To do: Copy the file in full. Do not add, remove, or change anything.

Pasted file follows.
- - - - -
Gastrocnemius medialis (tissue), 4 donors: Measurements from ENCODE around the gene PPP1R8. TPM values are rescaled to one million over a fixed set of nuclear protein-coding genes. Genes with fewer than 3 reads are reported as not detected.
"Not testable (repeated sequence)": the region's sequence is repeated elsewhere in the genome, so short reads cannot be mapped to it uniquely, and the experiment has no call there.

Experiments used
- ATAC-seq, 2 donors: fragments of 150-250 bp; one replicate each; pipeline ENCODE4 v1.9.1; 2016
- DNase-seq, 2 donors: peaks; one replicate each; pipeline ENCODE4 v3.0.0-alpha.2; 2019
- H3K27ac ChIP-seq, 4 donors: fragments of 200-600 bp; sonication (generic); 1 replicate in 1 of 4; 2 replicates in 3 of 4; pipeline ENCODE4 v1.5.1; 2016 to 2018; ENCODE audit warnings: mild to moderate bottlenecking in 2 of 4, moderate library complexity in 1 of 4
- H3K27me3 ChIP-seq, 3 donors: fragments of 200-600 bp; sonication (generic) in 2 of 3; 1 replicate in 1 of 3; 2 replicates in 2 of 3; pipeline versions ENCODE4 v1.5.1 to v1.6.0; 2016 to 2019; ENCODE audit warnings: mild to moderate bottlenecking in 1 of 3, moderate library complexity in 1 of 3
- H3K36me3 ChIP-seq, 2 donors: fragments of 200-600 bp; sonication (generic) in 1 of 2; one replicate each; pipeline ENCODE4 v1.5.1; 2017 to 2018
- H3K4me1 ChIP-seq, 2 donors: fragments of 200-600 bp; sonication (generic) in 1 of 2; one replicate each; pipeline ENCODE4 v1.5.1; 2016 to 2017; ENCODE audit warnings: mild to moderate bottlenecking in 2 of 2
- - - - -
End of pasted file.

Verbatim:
Gastrocnemius medialis (tissue), 4 donors: Measurements from ENCODE around the gene PPP1R8. TPM values are rescaled to one million over a fixed set of nuclear protein-coding genes. Genes with fewer than 3 reads are reported as not detected.
"Not testable (repeated sequence)": the region's sequence is repeated elsewhere in the genome, so short reads cannot be mapped to it uniquely, and the experiment has no call there.

Experiments used
- ATAC-seq, 2 donors: fragments of 150-250 bp; one replicate each; pipeline ENCODE4 v1.9.1; 2016
- DNase-seq, 2 donors: peaks; one replicate each; pipeline ENCODE4 v3.0.0-alpha.2; 2019
- H3K27ac ChIP-seq, 4 donors: fragments of 200-600 bp; sonication (generic); 1 replicate in 1 of 4; 2 replicates in 3 of 4; pipeline ENCODE4 v1.5.1; 2016 to 2018; ENCODE audit warnings: mild to moderate bottlenecking in 2 of 4, moderate library complexity in 1 of 4
- H3K27me3 ChIP-seq, 3 donors: fragments of 200-600 bp; sonication (generic) in 2 of 3; 1 replicate in 1 of 3; 2 replicates in 2 of 3; pipeline versions ENCODE4 v1.5.1 to v1.6.0; 2016 to 2019; ENCODE audit warnings: mild to moderate bottlenecking in 1 of 3, moderate library complexity in 1 of 3
- H3K36me3 ChIP-seq, 2 donors: fragments of 200-600 bp; sonication (generic) in 1 of 2; one replicate each; pipeline ENCODE4 v1.5.1; 2017 to 2018
- H3K4me1 ChIP-seq, 2 donors: fragments of 200-600 bp; sonication (generic) in 1 of 2; one replicate each; pipeline ENCODE4 v1.5.1; 2016 to 2017; ENCODE audit warnings: mild to moderate bottlenecking in 2 of 2